‘‘We’ve been closer every week,’’ Hester said. ‘‘When we watch film, we see that I’m always one guy away from breaking one. We just have to stay patient and keep pushing and don’t lose faith in what we’re doing. It’s going to come, and when it does, we’ll all be celebrating.’’

Toub said, as is usually the case, little things are preventing the Bears from a big kick return.

“Right now, the defense is getting all the returns; we aren’t,’’ Toub said. ‘‘It’s just the way the ball bounces sometimes — guys coming off a block, holding call, a block in the back, different things. We just haven’t taken care of the opportunities we’ve had.’’

The Bears have had at least one kick return for a touchdown in the last nine seasons, pre-dating the Hester era. It’s still only five games into the season, which for most teams isn’t even close to a dry spell. For the Bears, it is.

‘‘It’s happened before,’’ Toub said. ‘‘We went two years without Devin getting a touchdown. Other guys got touchdowns instead. We’re not hitting the panic button by any means. But the guys know that when we get the ball in our hand, we need to make ’em pay.’’

The timing could be right for a breakthrough Monday against the Detroit Lions, who have allowed four kick-return touchdowns this season. The Lions rank 30th in the NFL in kickoff-return coverage (30.3 yards) and last in punt-return coverage (19.6). Hester’s last kick-return touchdown was against the Lions, an 82-yard punt return in a 37-13 Bears victory last season at Soldier Field.

The Bears had significant turnover in their special-teams units. But Toub has replaced players before in similar situations and said there has not been a drop off in personnel. Though the Bears have struggled in kick returns, the coverage units have been outstanding as usual.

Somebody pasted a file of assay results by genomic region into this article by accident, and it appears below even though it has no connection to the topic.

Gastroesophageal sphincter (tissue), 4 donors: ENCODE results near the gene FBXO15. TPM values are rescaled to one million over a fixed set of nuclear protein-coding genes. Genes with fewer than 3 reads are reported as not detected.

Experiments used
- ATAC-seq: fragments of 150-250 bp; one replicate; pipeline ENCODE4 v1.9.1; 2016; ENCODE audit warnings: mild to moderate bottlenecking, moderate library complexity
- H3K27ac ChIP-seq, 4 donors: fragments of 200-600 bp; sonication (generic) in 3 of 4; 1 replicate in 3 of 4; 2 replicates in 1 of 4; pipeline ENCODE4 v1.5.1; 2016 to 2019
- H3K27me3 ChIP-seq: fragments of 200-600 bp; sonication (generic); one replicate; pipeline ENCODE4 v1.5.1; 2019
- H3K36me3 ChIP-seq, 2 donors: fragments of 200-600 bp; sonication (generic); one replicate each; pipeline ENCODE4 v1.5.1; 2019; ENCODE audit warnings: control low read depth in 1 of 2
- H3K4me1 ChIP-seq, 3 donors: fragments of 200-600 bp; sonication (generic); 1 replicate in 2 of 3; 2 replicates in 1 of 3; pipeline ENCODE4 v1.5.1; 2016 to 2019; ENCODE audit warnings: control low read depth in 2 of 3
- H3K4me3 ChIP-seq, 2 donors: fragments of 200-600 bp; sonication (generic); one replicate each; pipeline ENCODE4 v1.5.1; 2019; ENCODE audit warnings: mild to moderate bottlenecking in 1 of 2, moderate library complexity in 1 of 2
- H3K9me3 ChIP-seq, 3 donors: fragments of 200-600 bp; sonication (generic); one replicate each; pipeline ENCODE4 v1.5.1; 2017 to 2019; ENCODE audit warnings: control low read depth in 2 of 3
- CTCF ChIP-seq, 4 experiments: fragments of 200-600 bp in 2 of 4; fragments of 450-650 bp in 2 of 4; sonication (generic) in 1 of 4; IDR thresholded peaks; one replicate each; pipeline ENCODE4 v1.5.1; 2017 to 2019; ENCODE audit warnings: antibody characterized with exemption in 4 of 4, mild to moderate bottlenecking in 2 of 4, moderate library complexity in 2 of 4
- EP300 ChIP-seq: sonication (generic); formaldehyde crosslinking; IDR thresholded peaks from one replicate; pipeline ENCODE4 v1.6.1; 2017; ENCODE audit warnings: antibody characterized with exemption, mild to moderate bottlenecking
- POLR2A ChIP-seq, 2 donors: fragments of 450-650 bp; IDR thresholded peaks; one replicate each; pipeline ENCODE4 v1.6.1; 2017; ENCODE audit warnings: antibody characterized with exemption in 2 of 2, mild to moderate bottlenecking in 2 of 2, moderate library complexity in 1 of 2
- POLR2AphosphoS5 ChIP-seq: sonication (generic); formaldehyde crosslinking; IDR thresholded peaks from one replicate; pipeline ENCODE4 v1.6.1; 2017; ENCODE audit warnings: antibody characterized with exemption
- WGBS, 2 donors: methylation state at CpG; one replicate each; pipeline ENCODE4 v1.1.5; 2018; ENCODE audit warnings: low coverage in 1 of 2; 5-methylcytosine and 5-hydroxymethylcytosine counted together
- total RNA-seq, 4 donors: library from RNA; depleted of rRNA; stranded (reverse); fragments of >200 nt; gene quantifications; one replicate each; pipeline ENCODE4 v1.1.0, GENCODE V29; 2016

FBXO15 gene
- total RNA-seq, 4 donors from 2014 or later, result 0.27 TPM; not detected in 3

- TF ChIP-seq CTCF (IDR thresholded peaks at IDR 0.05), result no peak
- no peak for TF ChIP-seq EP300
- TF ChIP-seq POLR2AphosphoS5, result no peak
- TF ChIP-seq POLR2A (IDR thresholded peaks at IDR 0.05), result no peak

‘‘I like our group,’’ Toub said. ‘‘We’ve got a real good group of guys. We’re going to keep plugging away. At the end of the year, we’re going to be right where we need to be.’’

While they are not panicking, the return teams know they have a reputation to uphold, and that creates a little added pressure, especially with the defense scoring two touchdowns a game.

‘‘There’s always a competition in each individual room,’’ Hester said. ‘‘But we’re all a team. The points go to everybody. At the end of the day, I’m happy for those guys, for the returns they have this year. We have to make sure we pick up our part.’’

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Warren Sapp Settles Live Prude Girls Dispute + Fan Chat

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Ray Lewis: By the numbers

A look at some memorable statistics for Ravens linebacker Ray Lewis, who is out for the season with torn triceps muscle in his right arm. These numbers come courtesy of our friends at ESPN Stats & Information:

1 -- Lewis is the only player in NFL history to amass 40 sacks and 30 interceptions in a career (sacks became official in 1982).

2 -- Times Lewis has been named NFL Defensive Player of the Year (2000, 2003). The five others to achieve this feat: Bruce Smith, Reggie White, Mike Singletary, Lawrence Taylor and Joe Greene.

4 -- Games missed by Lewis in the previous four seasons. He had started every game from 2008 to 2010.

12 -- Pro Bowls for Lewis. Only Bruce Matthews (14), Jerry Rice (13) and Reggie White (13) have been to more. It's tied with Tony Gonzalez for the most by active players. Lewis is also tied with Junior Seau for most Pro Bowls ever by a linebacker.

17 -- Seasons in the NFL for Lewis. That's the third-most by a linebacker in NFL history. Junior Seau (20) and Clay Matthews (19) are the only ones who have played more than Lewis.

50 -- Career takeaways for Lewis, the second-most ever by a linebacker. Jack Ham finished with 53. Lewis has recorded 31 interceptions and 19 fumble recoveries.

57 -- Lewis' tackles this season, which ranks fourth in the NFL. He leads the Ravens and has 14 more than any other teammate.

244 -- Career starts for Lewis (which includes the postseason). That's the most among active players.

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Andre Johnson's production down, but why?

HOUSTON—Andre Johnson has heard the speculation.